Women groups have called for action against cultural practices that degrade women in society.
The groups comprising different civil society and women rights organisations say there is rampant violence against women and girls in addition to other practices including forced marriage, inheritance and denial of sexual reproductive health rights among others.
Addressing the press at Arua Social Centre, the women organisations raised a red flag urging the Lugbara Kari cultural institution to come out openly and condemn the Aruba practice to enable women be at liberty to report to police any kind of injustices and abuse against them by their husbands.
Aruba is a cultural myth among the Lugbara people that bars women from reporting cases of abuse to authorities with a belief that it brings curses upon women. The practice has been strongly condemned by both civil, religious and government institutions as being misleading and used many times to suppress women in abusive relationships.
Under the Arua District Women Network, the women demanded that the new succession law should be translated into local languages and widely disseminated to different communities through sub-county chiefs and community development officers.
“Women and girls have continuously been denied the right to inherit property upon death of their spouses and fathers by relying on the old succession law that favoured the male child over the female and widows”, Ms Alice Munduru from Uganda Women’s Network (UWONET), the lead partner in the movement said.
She noted that the new revisions in the succession law offer hope since some of the contentious sections were declared null and void but rued the lack of dissemination that has left many women discriminated against on account of ignorance of the public.
In response, the Lugbara Kari minister for education and sports, Suzan Ezatia, said the institution had already made pronouncements on harmful cultural practices in relation to HIV, sexual reproductive health, sexual gender based violence and maternal child health among others.
“We went to Lugbara speaking areas to do research because people have been complaining about these harmful cultural practices. So, we came out and identified 25 areas which are harmful particularly to women and girls” she said.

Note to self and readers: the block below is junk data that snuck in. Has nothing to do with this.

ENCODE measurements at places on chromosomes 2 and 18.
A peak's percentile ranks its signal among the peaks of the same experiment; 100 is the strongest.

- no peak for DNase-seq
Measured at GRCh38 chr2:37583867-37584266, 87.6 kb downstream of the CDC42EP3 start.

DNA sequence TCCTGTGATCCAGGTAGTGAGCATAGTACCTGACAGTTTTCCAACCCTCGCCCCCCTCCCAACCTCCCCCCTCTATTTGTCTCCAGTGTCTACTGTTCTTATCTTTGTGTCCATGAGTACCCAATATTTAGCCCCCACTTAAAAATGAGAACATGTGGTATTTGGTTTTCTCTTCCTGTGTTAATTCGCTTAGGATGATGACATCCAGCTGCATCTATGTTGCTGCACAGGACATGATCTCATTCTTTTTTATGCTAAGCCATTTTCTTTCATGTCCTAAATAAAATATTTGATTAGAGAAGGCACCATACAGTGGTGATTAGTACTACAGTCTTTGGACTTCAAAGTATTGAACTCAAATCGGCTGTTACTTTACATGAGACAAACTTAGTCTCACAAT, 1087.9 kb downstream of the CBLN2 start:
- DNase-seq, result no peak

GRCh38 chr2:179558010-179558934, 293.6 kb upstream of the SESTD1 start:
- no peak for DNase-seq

However, she quickly asserted that the pronouncements had not been widely circulated yet on account of lack of funds. But the minister was optimistic that the document would soon be disseminated to the public.
Ms Mercy Ocotoko from Arua District Blind Women Association regretted the ignorance and information gap in communities that makes people look at women as property for sale resulting into charging exorbitant dowry.
“All of us here have parents, aunts and sisters who have been in marriage or in cohabitation for over 20 years and they got children and yet the cows they gave as dowry could be one or two and yet they have lived well. So, why is it that we take the issue of dowry so high and believe that we must pay a lot as if they buy women?” she wondered.
Ms Ocotoko said cases of exorbitant dowries were mainly exhibited among people whose girl children are educated and yet educated or not, all the women give birth to children.
She urged stakeholders to work together to disseminate the new Succession Act in order to further advance the gains on women empowerment in the country in line with the Sustainable Development Goals (SDGs).
Uganda women’s network has been implementing a spotlight initiative project since 2019 funded by UN Women – the project titled “Galvanising the strength of the women’s movement.” A voice and accountability has been carried to four sub-counties in Arua district as well as to Rhino camp refugee settlement.